PROGRAM CANCELLATION: This program has been canceled to help support the city’s efforts to contain the spread of COVID-19 and to protect the health of our visitors and staff. More details on our Visit page. New-York Historical Society will reach out to all ticket buyers to review refund and ticket-to-donation options.
Thank you very much for your support of the New-York Historical Society and its public programs.
9–9:30 am: Registration and Continental Breakfast
9:30–11 am: Program
When Chief Justice Earl Warren presided over the U.S. Supreme Court from 1953 to 1969, the country saw a radical expansion in civil liberties, including the desegregation of schools and the legalization of interracial marriage. Constitutional and legal expert Geoffrey R. Stone will discuss how the decisions reached by the Warren Court represented an execution of the most fundamental responsibilities of the judiciary as outlined in the Constitution and can serve as a model for progress today.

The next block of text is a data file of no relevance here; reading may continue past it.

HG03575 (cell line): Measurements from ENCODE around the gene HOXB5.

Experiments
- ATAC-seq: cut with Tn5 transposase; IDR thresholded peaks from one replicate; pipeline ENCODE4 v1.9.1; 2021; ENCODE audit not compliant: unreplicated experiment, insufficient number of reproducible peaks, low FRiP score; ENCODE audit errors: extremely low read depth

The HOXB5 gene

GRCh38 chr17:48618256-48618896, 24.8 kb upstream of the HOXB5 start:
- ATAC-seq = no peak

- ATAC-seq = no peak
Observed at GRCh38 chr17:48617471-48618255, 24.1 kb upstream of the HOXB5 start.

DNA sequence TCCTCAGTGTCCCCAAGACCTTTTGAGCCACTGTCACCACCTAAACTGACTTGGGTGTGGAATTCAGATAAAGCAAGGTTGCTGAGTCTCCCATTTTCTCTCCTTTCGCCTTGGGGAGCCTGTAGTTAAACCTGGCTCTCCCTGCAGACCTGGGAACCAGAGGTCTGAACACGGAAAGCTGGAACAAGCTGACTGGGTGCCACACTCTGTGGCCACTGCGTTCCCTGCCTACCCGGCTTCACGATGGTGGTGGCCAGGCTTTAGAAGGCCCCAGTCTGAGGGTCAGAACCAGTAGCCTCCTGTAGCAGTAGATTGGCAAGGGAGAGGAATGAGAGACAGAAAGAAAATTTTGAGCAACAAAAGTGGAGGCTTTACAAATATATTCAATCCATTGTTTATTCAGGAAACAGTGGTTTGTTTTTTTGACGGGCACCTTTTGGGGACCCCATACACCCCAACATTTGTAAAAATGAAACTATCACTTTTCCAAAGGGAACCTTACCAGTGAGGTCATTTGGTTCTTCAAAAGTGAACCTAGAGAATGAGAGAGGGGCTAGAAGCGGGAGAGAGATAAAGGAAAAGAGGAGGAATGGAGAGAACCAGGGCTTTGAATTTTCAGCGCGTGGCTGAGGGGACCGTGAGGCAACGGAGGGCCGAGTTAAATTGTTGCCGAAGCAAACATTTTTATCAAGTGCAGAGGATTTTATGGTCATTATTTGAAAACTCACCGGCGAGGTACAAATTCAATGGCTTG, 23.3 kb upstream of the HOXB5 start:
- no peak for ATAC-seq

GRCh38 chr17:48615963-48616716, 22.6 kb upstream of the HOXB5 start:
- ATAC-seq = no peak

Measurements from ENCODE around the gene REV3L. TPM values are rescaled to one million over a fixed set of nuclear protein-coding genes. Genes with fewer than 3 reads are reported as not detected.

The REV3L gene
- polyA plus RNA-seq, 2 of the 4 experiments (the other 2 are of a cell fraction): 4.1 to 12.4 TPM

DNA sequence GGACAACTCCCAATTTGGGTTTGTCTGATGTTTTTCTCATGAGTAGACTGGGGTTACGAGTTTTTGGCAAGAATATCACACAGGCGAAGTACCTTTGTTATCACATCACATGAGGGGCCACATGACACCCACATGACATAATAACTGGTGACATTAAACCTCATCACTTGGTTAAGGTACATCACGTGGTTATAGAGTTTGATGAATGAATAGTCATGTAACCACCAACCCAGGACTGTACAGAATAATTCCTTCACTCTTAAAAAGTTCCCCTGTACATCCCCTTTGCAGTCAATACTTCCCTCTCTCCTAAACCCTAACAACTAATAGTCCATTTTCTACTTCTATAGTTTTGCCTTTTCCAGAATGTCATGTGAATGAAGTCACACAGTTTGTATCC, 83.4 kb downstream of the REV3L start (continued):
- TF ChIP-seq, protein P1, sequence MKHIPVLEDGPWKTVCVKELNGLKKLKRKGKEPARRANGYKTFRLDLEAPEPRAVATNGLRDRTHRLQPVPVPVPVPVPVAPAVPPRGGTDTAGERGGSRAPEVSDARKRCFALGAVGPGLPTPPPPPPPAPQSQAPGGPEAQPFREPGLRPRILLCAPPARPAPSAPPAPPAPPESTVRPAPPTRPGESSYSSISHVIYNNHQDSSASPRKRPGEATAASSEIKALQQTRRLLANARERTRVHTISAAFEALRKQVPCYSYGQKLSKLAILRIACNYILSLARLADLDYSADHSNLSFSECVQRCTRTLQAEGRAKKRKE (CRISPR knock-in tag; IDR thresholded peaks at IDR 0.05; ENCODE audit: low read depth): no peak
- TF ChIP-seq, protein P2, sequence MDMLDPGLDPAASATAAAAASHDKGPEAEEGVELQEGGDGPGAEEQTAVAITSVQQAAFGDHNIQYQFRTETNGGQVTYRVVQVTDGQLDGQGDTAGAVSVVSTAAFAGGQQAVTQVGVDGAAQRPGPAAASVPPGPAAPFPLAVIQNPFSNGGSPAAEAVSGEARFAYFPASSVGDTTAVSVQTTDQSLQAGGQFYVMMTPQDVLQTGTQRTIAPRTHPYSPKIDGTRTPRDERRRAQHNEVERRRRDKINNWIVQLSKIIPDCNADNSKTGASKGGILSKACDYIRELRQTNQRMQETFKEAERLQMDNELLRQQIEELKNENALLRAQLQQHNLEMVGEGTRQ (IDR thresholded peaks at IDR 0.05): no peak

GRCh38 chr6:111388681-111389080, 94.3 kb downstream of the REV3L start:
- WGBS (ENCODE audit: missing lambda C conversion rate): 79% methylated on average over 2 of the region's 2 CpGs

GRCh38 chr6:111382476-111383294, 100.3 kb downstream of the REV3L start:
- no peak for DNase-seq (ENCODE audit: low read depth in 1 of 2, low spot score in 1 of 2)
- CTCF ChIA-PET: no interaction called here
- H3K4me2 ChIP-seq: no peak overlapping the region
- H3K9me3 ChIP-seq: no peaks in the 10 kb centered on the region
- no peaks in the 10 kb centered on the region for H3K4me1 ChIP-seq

Geoffrey R. Stone is Edward H. Levi Distinguished Service Professor at the University of Chicago and the author of Democracy and Equality: The Enduring Constitutional Vision of the Warren Court. Nadine Strossen (moderator), John Marshall Harlan II Professor of Law at New York Law School, served as president of the American Civil Liberties Union from 1991–2008 and is the author of Hate: Why We Should Resist It with Free Speech, Not Censorship.
The Robert H. Smith Auditorium at the New-York Historical Society, 170 Central Park West, New York, NY 10024